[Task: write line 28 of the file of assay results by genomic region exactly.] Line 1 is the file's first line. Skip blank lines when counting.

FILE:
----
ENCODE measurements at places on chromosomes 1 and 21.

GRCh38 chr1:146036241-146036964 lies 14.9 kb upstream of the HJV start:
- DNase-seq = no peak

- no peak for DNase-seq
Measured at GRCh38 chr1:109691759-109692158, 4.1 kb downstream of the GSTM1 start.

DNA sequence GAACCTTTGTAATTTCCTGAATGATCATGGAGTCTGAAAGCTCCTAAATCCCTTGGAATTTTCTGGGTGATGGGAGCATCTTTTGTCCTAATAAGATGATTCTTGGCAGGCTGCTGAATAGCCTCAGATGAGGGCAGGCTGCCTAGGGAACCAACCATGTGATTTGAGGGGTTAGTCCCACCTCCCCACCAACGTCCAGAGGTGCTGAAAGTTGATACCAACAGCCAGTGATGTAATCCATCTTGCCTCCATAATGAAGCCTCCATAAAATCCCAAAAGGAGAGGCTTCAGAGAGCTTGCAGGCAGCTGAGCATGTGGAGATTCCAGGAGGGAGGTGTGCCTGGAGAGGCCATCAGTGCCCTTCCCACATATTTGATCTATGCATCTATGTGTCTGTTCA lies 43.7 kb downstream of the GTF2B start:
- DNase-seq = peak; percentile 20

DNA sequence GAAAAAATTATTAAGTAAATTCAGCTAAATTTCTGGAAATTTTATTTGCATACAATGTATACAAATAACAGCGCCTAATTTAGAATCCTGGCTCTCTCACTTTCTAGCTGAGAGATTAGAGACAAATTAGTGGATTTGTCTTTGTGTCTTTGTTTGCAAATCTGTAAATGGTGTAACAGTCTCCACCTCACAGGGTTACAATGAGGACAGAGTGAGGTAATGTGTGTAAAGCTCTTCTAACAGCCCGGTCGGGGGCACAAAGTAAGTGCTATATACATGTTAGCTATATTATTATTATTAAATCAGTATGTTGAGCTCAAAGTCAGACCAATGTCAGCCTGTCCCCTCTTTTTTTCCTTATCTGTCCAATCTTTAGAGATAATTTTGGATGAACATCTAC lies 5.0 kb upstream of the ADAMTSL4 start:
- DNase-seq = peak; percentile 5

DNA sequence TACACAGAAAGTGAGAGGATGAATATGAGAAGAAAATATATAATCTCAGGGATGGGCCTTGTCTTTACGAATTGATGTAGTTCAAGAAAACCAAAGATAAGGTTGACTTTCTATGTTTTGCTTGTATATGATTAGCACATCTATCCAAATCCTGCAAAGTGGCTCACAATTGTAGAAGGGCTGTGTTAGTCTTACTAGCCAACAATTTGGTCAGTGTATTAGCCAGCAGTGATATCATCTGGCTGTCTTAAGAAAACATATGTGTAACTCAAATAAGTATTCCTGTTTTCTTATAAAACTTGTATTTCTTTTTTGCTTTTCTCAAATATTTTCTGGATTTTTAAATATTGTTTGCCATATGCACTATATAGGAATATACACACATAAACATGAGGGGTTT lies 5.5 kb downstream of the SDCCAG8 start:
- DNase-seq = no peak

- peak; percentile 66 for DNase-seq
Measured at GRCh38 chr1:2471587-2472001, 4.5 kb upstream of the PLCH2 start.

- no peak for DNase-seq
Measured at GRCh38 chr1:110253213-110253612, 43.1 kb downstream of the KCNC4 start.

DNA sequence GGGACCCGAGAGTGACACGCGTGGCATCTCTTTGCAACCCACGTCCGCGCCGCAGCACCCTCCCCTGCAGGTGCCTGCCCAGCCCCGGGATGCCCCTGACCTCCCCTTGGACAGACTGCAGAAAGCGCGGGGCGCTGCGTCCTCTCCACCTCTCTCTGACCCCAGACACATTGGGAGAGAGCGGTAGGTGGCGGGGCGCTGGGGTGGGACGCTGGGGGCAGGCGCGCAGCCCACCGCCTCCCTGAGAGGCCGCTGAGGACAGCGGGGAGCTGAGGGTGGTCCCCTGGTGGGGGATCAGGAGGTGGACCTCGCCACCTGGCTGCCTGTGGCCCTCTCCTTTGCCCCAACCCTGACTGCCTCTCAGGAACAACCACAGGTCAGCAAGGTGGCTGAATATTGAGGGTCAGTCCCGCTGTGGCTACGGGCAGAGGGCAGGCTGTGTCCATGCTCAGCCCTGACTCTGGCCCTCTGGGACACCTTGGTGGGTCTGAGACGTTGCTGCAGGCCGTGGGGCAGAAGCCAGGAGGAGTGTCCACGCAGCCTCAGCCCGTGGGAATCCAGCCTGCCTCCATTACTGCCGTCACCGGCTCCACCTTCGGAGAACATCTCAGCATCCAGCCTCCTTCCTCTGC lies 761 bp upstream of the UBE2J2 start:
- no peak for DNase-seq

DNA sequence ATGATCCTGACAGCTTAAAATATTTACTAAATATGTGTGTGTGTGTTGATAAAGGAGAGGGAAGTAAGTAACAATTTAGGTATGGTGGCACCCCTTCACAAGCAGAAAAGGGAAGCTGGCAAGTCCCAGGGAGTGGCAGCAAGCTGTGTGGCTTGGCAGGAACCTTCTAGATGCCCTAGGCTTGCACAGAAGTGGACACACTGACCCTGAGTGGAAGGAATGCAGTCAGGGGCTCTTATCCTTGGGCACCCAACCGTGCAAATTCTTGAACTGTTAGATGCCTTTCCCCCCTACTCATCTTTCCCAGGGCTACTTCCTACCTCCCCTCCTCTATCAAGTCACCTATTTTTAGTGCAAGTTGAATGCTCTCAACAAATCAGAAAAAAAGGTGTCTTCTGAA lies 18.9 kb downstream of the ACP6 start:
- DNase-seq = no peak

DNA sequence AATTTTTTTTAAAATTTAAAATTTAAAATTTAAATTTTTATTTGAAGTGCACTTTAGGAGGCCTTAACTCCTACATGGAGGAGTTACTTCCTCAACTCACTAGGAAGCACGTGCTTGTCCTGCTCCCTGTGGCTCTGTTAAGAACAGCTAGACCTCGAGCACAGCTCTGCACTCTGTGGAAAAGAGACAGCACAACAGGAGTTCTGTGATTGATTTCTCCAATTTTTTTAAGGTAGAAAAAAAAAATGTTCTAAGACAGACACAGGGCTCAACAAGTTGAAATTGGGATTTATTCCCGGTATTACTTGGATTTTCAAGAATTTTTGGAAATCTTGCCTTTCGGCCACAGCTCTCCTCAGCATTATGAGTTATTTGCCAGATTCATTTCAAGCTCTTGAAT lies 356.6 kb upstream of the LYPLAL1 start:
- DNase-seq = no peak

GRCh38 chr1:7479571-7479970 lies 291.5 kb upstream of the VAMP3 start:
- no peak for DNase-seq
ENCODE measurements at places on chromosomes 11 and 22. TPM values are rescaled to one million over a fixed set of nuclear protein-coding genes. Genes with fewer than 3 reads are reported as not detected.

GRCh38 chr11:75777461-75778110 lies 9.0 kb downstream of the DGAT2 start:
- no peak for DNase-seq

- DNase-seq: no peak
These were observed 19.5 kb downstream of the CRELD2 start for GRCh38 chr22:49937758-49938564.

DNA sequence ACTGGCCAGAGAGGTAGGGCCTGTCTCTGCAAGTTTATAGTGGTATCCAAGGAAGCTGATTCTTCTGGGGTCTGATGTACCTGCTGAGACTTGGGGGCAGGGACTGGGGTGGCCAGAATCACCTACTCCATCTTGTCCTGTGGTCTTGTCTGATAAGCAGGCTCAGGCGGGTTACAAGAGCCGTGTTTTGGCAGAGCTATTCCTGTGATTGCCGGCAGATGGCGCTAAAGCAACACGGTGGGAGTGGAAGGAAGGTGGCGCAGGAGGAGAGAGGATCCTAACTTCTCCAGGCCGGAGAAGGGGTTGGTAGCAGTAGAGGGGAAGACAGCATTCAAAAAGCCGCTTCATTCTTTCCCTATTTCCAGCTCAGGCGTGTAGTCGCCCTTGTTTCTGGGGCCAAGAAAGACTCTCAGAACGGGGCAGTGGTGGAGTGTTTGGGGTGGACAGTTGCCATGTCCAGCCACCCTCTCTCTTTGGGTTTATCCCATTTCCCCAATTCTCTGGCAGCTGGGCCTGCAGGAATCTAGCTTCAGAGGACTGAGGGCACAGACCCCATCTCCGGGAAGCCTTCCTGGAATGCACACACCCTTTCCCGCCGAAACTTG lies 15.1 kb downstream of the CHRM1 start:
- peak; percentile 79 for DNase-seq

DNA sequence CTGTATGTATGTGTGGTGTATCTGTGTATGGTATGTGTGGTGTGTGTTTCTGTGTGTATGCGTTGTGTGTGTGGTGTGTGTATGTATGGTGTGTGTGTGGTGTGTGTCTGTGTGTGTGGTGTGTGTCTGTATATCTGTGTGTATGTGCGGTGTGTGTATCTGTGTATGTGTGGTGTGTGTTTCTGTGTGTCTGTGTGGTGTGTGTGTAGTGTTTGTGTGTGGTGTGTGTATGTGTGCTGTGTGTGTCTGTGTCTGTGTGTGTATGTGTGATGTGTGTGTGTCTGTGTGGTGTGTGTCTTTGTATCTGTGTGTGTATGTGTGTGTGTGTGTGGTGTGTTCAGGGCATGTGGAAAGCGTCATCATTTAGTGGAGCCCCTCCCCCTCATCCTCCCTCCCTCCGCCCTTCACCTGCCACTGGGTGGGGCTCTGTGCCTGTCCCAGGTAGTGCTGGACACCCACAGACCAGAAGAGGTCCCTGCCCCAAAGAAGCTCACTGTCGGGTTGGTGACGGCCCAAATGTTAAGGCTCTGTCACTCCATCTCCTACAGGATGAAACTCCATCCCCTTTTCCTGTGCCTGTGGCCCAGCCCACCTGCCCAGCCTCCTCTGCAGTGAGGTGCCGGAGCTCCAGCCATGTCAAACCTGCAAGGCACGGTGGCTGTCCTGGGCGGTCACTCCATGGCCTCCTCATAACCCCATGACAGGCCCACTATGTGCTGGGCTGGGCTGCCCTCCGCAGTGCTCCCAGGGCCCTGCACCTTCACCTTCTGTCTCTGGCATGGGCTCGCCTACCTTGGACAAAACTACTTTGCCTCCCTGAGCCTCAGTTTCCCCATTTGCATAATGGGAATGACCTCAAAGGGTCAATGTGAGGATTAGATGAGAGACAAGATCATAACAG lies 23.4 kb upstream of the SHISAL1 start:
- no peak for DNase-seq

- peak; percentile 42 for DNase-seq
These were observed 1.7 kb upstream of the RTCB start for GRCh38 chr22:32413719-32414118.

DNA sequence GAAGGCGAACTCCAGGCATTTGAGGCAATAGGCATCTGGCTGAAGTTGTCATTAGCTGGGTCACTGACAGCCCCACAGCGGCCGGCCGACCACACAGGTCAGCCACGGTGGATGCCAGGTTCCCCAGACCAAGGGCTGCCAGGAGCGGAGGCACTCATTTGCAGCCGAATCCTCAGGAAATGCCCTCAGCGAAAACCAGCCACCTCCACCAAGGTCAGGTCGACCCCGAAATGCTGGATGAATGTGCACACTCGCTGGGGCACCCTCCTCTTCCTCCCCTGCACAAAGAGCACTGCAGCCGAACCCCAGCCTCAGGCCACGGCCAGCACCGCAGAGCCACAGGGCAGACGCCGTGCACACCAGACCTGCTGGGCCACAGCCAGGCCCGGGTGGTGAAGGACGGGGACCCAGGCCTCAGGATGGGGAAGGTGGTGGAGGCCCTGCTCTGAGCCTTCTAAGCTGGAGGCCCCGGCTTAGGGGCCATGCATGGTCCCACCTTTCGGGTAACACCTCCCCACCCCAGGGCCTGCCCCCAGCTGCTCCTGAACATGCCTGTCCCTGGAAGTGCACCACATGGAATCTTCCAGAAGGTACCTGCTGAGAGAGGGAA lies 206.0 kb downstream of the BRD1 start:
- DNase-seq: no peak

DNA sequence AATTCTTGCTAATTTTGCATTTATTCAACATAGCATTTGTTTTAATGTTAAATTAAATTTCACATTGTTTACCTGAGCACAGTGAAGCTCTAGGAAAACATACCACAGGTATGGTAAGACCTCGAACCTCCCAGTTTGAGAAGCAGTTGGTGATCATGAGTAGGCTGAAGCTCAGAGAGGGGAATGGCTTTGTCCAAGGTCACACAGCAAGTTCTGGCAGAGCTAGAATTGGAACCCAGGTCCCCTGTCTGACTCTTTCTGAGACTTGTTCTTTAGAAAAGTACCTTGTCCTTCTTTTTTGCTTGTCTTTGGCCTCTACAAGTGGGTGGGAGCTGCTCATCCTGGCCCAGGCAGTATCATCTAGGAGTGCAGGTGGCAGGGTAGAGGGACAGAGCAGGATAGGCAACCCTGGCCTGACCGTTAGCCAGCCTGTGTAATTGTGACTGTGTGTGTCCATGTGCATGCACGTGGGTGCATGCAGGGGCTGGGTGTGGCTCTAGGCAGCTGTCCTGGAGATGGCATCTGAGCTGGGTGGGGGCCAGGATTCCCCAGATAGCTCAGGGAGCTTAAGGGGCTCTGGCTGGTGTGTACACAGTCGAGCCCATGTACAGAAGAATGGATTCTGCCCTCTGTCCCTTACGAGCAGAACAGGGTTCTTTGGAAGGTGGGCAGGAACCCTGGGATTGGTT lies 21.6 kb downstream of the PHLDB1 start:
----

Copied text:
These were observed 19.5 kb downstream of the CRELD2 start for GRCh38 chr22:49937758-49938564.